How High Will Rates Go?
How high do you think the Federal Reserve will have to push interest rates to fully tame inflation?
(Our crystal ball is in the shop so we'd like to borrow yours.)
Some good news first: inflation is much, much lower than it was last summer.
From its 2022 peak, headline inflation has plummeted to 3.2% in July after rising slightly over June's reading.1
Core inflation (subtracting volatile food and fuel categories) clocked in higher at 4.7% but is still well below its 2022 high.
Here's some not-great news: Now comes the challenge of taming the last bit of inflation to reach the Fed's target of 2%.
If you're a fan of the Pareto Principle (often called the 80/20 rule), you might wonder if passing the homestretch will take outsized effort from policymakers.
With mortgage rates hitting historic highs and Americans carrying over $1 trillion in credit card balances, the Fed's next moves will have big implications for consumers and the economy.2,3
What are the Fed's options?
On the surface, the Fed has two basic options.4
Option 1: They could raise rates aggressively again to try to get to 2% inflation quickly.
That policy risks an economic downturn that the Fed is hoping to avoid to achieve their "soft landing."
Option 2: The Fed could play a waiting game and raise or lower rates opportunistically as needed.
The risk here is that they miss their opportunity, high inflation lingers, and the Fed is forced into harsher measures that trigger a bigger downturn later.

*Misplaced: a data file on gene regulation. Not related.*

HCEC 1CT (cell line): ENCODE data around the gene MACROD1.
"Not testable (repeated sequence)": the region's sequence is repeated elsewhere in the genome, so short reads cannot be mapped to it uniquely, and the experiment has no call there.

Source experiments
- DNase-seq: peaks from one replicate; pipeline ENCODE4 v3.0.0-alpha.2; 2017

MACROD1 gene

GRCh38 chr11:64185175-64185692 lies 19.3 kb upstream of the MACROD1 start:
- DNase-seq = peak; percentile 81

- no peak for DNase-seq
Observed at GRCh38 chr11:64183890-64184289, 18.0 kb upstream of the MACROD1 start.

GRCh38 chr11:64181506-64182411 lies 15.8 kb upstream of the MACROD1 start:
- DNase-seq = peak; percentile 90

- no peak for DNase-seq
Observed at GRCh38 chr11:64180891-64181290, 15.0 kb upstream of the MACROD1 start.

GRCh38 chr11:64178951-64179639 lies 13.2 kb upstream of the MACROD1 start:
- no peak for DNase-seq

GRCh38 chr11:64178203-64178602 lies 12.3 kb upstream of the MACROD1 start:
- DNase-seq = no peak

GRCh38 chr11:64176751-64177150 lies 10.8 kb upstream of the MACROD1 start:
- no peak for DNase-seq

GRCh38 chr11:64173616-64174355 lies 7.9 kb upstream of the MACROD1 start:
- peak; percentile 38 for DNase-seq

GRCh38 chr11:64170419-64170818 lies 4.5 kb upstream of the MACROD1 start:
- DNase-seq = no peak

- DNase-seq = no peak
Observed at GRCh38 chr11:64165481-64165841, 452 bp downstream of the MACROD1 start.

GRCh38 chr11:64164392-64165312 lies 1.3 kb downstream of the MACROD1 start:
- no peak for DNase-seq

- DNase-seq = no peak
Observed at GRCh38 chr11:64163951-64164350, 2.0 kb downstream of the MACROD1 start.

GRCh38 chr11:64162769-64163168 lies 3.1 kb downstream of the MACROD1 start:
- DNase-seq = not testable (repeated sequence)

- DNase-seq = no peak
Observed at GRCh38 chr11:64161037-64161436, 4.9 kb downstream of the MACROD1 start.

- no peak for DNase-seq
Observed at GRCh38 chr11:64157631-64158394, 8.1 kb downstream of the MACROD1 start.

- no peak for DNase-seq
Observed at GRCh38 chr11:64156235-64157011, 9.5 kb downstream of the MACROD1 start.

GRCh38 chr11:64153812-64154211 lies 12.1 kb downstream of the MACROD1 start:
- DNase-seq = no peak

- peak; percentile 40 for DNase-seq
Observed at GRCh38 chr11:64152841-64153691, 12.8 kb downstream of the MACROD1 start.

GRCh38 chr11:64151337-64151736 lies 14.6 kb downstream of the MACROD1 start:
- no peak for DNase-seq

The Fed is trying to thread the needle between just enough pressure but not too much.
Some analysts think we're already in a "rolling recession" so the Fed may not be able to entirely avoid a downturn whichever path they choose.5
There may also be a third option but it could have even more drawbacks than the other two.
Option 3: Move the goalposts and consider 3% inflation the official new target.
You may have heard some investors say that since 2% inflation is an arbitrary goal anyway, 3% would allow the Fed more room to manage interest rate policy without damaging the current economy.
However, changing the target could cause more problems by undercutting the Fed's credibility and signaling that the central bank no longer has control over inflation. Since much of the Fed's ability to do its job relies on people trusting what it says and does, losing credibility isn't just an ego blow—it could be a big deal for the U.S.
And now we have an answer on this option. Last weekend at the Fed’s annual economic symposium, Chairman Powell rejected this idea unambiguously, stating that the 2% target would remain the Fed’s inflation goal. So this concept is out, leaving option 1 and 2 above.
It'll be a tricky play whatever policymakers decide.
Let's be prepared for more market wobbles in the weeks to come.
Bottom line: We’re keeping an eye on interest rate policy and we’ll send updates as warranted.
Any questions about how Fed moves could affect you? Let us know and we'll find a time to chat.
Boost Your Productivity With These Tips
Take regular breaks. It seems counterintuitive, but most people are more productive when they take frequent breaks.
Do the complicated tasks first. Mark Twain famously said to "eat the frog first thing in the morning," meaning that you should tackle your most challenging task immediately.